JSPS scholarship for postdoctoral research fellows

I have been in Japan for over a year now. The JSPS scholarship allowed me to work on my dream project in an exceptional environment.  If you are thinking about doing your research in Japan, please consider this scholarship as it’s awesome!

JSPS stands for the Japan Society for the Promotion of Science. It is an independent funding body aiming at advancing science through its various programs. The program I am part of is called the JSPS Postdoctoral Fellowship for Research in JapanStandard Program. This particular scholarship is for postdocs, but there are other ones for master and phd candidates (ask me).


It is pretty simple, there are just two rules: 1) you need to obtain a PhD degree before you start your scholarship, and 2) you need to be a citizen of a country that has diplomatic relations with Japan.

Any discipline of science is eligible.

Also, you have to find a host in Japan who will support your application. In principal, the host has to be a full-time employed researcher. The institution which will host you does not have to be a university.

If you don’t have contacts in Japan, I would suggest to go online and find institutions or professors that match your research field, and just email them. Be prepared that for every 20 emails you send, you will get 3 replies. Two of which will be saying sorry no, but one may lead you to coming to Japan. Worth trying in my opinion.


This scholarship may be awarded for between 12 and 24 months. You choose (in consultation with your host) how long your stay in Japan and your project will be.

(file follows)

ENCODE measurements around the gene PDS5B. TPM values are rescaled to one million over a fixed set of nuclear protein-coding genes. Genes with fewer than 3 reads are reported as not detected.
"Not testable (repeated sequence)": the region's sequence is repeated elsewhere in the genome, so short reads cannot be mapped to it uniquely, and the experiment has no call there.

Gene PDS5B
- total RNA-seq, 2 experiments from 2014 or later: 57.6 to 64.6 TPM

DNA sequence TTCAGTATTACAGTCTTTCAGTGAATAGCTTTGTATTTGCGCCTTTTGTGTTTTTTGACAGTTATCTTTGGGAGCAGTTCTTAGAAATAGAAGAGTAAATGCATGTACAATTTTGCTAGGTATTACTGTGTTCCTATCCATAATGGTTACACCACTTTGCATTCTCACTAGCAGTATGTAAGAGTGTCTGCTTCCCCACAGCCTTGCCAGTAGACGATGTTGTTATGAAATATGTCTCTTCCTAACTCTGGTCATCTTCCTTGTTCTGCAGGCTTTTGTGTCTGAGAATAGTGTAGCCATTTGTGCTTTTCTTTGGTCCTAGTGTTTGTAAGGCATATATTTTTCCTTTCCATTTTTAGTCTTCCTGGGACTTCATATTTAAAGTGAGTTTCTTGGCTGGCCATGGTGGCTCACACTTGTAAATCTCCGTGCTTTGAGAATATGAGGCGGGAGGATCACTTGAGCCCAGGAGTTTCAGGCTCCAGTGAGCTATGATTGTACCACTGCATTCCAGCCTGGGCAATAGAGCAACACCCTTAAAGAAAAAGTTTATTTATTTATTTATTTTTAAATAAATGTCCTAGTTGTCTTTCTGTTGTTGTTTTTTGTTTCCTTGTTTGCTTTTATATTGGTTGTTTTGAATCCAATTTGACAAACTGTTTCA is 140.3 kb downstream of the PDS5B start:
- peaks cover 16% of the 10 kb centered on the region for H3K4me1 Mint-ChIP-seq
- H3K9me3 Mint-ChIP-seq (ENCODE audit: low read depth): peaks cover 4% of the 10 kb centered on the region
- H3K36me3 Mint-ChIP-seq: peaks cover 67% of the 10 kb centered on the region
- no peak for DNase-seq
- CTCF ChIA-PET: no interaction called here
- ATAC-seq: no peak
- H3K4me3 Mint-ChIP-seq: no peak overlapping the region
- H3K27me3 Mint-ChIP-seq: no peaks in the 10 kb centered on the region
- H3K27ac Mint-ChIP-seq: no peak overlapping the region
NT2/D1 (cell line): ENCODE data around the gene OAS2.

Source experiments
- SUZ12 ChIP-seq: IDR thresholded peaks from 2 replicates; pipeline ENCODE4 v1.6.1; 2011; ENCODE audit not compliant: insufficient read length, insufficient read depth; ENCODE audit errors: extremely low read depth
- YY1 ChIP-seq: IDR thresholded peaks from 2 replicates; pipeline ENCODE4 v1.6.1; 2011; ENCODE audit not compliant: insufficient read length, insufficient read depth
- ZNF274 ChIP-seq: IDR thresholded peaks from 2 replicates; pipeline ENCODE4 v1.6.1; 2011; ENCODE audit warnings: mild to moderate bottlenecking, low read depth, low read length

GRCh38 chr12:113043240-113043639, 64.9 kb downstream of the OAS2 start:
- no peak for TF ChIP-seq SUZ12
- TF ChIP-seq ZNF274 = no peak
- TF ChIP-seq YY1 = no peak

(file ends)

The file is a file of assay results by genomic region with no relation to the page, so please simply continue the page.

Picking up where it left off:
The scholarship covers your monthly allowance (¥362,000), the tickets to and from Japan, and a  settle-in allowance (¥200,000).

Depending on what city you will choose to go to, this amount of money goes from enough (Tokyo) to plentiful (small city or rural Japan). The point is, that one person should be able to support themselves with this amount of money. For family, as the only income – it depends.

Additionally, this scholarship has an additional funding attached for your research project (A Grant-in-Aid for Scientific Research (Tokubetsu Kenkyuin Syoure-hi)). Which may be spent for a pieces of equipment, travel to conferences or other research-related costs.


The recruitment is twice a year: April round and September round. The deadlines are usually within the first few days of these months. Also, your current university may require you to submit application earlier for check, so watch the deadlines.

There are two pathways to apply: through your country, or directly via your Japanese host.

To apply through your country find the responsible organisation here and follow their guidelines and deadlines. You will be also notified about the outcome of this recruitment path by this organisation. Additionally, for this path you may be required to find another researcher who will support your application from a country you are applying.

To apply through your Japanese host, you will have to follow their institution’s rules and deadlines. The list of successful fellows recruited through this path is usually posted here.


If you apply in April, you get to know if you were successful around July/August. Then your host can apply for the Certificate of Eligibility which is one to three months. In my case it was exactly one month. With this certificate, your visa application should be just a formality.

Next, you are able to apply for a visa to Japan. The waiting time for visa will vary depending on your country’s Japanese Embassy procedures. I think I have waited around two weeks in New Zealand.


All the forms are available here.

The selection criteria are listed here.

After you are awarded the scholarship

If you will be notified that your application has been successful, this webpage may be useful.

Overall, it is a great scholarship: the money is good, prestige is high, you have a freedom to research whatever you want. This program has also additional benefits such as orientation program (a 3-day-long workshop to introduce you to Japan), outreach program called Science Dialogue (presenting your research to high school students), and others.

If you have any questions please ask them in the comments below?

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